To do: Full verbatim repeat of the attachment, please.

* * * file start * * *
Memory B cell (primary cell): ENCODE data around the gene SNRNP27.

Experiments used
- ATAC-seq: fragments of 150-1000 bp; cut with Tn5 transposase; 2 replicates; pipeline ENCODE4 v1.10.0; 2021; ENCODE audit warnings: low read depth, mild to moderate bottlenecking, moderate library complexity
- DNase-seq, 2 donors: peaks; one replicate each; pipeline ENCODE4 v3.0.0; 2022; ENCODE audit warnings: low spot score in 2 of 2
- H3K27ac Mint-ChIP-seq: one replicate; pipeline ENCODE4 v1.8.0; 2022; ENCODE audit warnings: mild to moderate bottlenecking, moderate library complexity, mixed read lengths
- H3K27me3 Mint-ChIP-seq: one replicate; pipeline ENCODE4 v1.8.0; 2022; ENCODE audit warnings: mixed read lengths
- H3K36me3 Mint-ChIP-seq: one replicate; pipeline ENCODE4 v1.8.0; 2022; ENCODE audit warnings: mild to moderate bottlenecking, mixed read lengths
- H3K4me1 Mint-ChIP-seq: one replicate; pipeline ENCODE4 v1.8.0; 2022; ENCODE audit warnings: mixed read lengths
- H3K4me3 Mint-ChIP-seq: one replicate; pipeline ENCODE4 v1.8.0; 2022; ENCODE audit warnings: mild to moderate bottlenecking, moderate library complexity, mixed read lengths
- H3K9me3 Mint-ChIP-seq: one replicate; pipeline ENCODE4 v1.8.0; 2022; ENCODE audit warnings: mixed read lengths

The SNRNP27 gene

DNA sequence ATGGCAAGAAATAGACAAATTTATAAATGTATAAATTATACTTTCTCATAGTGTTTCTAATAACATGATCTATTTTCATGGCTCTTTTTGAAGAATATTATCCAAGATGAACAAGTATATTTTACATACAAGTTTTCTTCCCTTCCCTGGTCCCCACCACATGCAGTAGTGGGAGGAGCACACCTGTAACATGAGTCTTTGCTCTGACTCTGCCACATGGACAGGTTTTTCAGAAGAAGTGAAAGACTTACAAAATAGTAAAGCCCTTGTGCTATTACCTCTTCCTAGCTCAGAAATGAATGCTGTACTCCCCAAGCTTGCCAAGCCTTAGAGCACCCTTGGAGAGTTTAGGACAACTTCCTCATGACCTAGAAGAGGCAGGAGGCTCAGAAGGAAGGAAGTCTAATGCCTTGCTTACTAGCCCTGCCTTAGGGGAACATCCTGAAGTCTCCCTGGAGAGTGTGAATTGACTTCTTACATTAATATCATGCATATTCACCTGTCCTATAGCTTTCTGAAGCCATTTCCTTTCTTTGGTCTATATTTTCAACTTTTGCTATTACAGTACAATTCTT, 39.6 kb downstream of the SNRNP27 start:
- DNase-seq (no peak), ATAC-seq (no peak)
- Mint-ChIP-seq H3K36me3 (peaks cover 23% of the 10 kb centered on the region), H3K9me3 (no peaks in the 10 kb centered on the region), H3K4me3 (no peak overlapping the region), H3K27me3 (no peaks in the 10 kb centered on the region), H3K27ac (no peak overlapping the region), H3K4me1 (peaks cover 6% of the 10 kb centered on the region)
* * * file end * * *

Memory B cell (primary cell): ENCODE data around the gene SNRNP27.

Experiments used
- ATAC-seq: fragments of 150-1000 bp; cut with Tn5 transposase; 2 replicates; pipeline ENCODE4 v1.10.0; 2021; ENCODE audit warnings: low read depth, mild to moderate bottlenecking, moderate library complexity
- DNase-seq, 2 donors: peaks; one replicate each; pipeline ENCODE4 v3.0.0; 2022; ENCODE audit warnings: low spot score in 2 of 2
- H3K27ac Mint-ChIP-seq: one replicate; pipeline ENCODE4 v1.8.0; 2022; ENCODE audit warnings: mild to moderate bottlenecking, moderate library complexity, mixed read lengths
- H3K27me3 Mint-ChIP-seq: one replicate; pipeline ENCODE4 v1.8.0; 2022; ENCODE audit warnings: mixed read lengths
- H3K36me3 Mint-ChIP-seq: one replicate; pipeline ENCODE4 v1.8.0; 2022; ENCODE audit warnings: mild to moderate bottlenecking, mixed read lengths
- H3K4me1 Mint-ChIP-seq: one replicate; pipeline ENCODE4 v1.8.0; 2022; ENCODE audit warnings: mixed read lengths
- H3K4me3 Mint-ChIP-seq: one replicate; pipeline ENCODE4 v1.8.0; 2022; ENCODE audit warnings: mild to moderate bottlenecking, moderate library complexity, mixed read lengths
- H3K9me3 Mint-ChIP-seq: one replicate; pipeline ENCODE4 v1.8.0; 2022; ENCODE audit warnings: mixed read lengths

The SNRNP27 gene

DNA sequence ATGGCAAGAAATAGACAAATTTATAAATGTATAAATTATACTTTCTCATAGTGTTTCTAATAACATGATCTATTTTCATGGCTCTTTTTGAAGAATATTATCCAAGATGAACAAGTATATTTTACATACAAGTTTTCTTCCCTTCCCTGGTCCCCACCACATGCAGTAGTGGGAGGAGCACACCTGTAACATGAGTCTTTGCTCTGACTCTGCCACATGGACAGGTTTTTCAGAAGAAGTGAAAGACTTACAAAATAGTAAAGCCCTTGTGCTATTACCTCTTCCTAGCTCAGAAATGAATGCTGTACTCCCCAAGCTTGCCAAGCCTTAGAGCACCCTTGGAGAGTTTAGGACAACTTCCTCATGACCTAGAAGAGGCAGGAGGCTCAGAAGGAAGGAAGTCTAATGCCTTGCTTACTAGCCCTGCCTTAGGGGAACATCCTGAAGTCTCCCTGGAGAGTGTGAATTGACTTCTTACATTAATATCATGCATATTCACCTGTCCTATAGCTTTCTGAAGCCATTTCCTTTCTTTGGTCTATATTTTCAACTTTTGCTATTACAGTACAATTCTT, 39.6 kb downstream of the SNRNP27 start:
- DNase-seq (no peak), ATAC-seq (no peak)
- Mint-ChIP-seq H3K36me3 (peaks cover 23% of the 10 kb centered on the region), H3K9me3 (no peaks in the 10 kb centered on the region), H3K4me3 (no peak overlapping the region), H3K27me3 (no peaks in the 10 kb centered on the region), H3K27ac (no peak overlapping the region), H3K4me1 (peaks cover 6% of the 10 kb centered on the region)